Could we all benefit from a media diet?

A new study finds that when it comes to TV parental guidance is advised for kids. Find out how adults can benefit too!
Singer Taylor Swift arrives at the premiere of Universal Pictures and Illumination Entertainment's 3D-CG "Dr. Seuss' The Lorax" Taylor Swift starred in the dark 3-D film The Lorax
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It’s not easy controlling what a child watches on TV or at the movie theatre. Formerly parents could feel fairly confident that a cartoon would eschew mentions of sex and violence. But repeats of The Flintstones aren’t really in the same league as the adult-centric animated entertainments that are Family Guy and South Park.

When even the latest 3-D animated film geared toward kids features barely disguised sexual innuendo and morning television features discussions about Brazilians, vibrators and tabloid mentions of the latest celebrity scandal, it’s not surprising if many parents with impressionable youngsters have seriously considered unplugging the TV, or foregoing the Saturday matinee in pursuit of more wholesome activities.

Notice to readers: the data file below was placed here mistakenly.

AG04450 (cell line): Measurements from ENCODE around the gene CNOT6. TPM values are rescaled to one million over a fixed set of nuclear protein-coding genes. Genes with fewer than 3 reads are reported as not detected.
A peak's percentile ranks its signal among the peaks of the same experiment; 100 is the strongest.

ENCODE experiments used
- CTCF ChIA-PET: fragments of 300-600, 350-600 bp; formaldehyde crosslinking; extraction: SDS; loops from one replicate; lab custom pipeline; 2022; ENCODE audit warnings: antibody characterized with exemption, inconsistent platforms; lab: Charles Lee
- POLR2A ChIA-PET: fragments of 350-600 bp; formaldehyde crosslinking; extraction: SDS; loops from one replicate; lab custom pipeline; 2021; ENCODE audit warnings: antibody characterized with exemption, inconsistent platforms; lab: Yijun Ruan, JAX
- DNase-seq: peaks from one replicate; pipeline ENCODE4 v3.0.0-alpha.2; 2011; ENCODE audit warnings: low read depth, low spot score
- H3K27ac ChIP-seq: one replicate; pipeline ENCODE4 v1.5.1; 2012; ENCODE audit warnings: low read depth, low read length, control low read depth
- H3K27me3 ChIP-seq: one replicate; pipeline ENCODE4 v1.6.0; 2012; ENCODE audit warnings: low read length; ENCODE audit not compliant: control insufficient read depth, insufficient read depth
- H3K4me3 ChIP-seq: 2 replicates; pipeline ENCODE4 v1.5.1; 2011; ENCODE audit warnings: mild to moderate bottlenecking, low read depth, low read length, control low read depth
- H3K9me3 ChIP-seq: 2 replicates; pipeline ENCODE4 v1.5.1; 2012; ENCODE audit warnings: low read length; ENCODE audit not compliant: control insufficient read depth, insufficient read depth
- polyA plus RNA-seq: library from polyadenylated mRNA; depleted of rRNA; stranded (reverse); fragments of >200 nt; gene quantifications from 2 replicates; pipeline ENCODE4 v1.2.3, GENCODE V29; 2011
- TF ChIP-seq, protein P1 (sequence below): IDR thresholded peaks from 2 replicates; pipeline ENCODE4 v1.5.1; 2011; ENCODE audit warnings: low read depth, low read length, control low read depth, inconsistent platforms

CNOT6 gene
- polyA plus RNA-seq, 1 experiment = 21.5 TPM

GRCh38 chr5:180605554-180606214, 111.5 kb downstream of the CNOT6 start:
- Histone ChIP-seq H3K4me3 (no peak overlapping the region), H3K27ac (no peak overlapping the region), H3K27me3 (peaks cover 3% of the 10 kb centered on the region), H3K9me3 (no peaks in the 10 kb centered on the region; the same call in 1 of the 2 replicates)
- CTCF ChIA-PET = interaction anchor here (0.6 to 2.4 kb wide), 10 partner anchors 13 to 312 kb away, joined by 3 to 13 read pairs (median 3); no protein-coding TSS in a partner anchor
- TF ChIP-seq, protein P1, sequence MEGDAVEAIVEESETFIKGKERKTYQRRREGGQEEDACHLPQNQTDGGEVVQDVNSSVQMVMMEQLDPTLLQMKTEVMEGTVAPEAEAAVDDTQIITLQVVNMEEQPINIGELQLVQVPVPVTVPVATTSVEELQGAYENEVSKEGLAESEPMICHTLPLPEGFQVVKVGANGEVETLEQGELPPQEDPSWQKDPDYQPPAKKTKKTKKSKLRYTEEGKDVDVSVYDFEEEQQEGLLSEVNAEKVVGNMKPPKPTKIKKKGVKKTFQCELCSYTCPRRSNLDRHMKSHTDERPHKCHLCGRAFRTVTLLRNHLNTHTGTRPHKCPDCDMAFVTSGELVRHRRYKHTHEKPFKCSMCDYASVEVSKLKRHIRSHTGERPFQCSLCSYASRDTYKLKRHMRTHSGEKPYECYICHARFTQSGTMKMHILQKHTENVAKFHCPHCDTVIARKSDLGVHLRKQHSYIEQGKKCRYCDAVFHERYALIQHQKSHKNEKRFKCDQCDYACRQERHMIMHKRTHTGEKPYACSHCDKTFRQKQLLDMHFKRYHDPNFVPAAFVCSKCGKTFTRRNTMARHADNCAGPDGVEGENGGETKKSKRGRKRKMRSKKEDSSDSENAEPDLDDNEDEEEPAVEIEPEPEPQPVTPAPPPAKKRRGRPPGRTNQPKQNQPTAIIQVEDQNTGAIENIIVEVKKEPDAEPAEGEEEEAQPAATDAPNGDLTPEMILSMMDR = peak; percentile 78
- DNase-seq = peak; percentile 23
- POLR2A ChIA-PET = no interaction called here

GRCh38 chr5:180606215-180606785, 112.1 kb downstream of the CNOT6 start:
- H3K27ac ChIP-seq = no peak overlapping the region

And while tuning out isn’t a bad idea, it’s not entirely necessary either.

A new study, discussed on the New York Times’ parenting blog, Motherlode, suggests that rather than tune out entirely, parents can simply make use of their remote controls and turn the station to programs that are considered suitable for kids.

With the participation of their parents, pediatric researchers at the University of Washington put a group of three- to five-year-olds on a “media diet” and the results of that effort were significant.

The study’s results indicated that kids whose television viewing was regulated by their parents, and who watched shows with a minimum of violent content, were less aggressive. Moreover, the kids showed a greater level of “social competence” even a year later.


Kids who were put on a media diet trimmed violence, conflict and adult themes from their viewing and were instead encouraged to watch TV shows that were designed to educate and or encourage the development of more positive social habits such as empathy, compassion and other virtues that are often the hallmark of children’s TV such as Sesame Street and Mr. Roger’s Neighbourhood.

This begs the question -- could spending more time thinking about what we watch see the same positive results?


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